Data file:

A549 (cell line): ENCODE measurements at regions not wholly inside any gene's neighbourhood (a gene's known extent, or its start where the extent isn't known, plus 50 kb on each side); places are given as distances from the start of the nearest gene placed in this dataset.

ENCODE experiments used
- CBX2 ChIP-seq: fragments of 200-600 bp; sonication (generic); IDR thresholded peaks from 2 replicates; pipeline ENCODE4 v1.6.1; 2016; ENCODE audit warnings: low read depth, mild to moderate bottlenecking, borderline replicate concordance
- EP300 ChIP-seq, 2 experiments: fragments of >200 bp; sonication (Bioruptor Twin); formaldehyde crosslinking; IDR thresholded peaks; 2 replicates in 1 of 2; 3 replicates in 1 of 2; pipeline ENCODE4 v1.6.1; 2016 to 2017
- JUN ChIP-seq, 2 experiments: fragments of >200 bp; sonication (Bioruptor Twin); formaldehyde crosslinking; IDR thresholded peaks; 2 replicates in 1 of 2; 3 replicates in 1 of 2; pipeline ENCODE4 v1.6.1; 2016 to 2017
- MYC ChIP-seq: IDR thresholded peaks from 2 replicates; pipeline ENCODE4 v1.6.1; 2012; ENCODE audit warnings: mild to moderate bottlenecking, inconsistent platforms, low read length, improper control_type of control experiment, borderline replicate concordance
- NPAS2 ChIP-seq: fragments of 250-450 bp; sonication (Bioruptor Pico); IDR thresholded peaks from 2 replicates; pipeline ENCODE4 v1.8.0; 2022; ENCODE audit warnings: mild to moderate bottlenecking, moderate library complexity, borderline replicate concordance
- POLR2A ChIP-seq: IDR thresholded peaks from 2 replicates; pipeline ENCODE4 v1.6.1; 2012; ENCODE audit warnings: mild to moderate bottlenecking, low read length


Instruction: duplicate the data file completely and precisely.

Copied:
A549 (cell line): ENCODE measurements at regions not wholly inside any gene's neighbourhood (a gene's known extent, or its start where the extent isn't known, plus 50 kb on each side); places are given as distances from the start of the nearest gene placed in this dataset.

ENCODE experiments used
- CBX2 ChIP-seq: fragments of 200-600 bp; sonication (generic); IDR thresholded peaks from 2 replicates; pipeline ENCODE4 v1.6.1; 2016; ENCODE audit warnings: low read depth, mild to moderate bottlenecking, borderline replicate concordance
- EP300 ChIP-seq, 2 experiments: fragments of >200 bp; sonication (Bioruptor Twin); formaldehyde crosslinking; IDR thresholded peaks; 2 replicates in 1 of 2; 3 replicates in 1 of 2; pipeline ENCODE4 v1.6.1; 2016 to 2017
- JUN ChIP-seq, 2 experiments: fragments of >200 bp; sonication (Bioruptor Twin); formaldehyde crosslinking; IDR thresholded peaks; 2 replicates in 1 of 2; 3 replicates in 1 of 2; pipeline ENCODE4 v1.6.1; 2016 to 2017
- MYC ChIP-seq: IDR thresholded peaks from 2 replicates; pipeline ENCODE4 v1.6.1; 2012; ENCODE audit warnings: mild to moderate bottlenecking, inconsistent platforms, low read length, improper control_type of control experiment, borderline replicate concordance
- NPAS2 ChIP-seq: fragments of 250-450 bp; sonication (Bioruptor Pico); IDR thresholded peaks from 2 replicates; pipeline ENCODE4 v1.8.0; 2022; ENCODE audit warnings: mild to moderate bottlenecking, moderate library complexity, borderline replicate concordance
- POLR2A ChIP-seq: IDR thresholded peaks from 2 replicates; pipeline ENCODE4 v1.6.1; 2012; ENCODE audit warnings: mild to moderate bottlenecking, low read length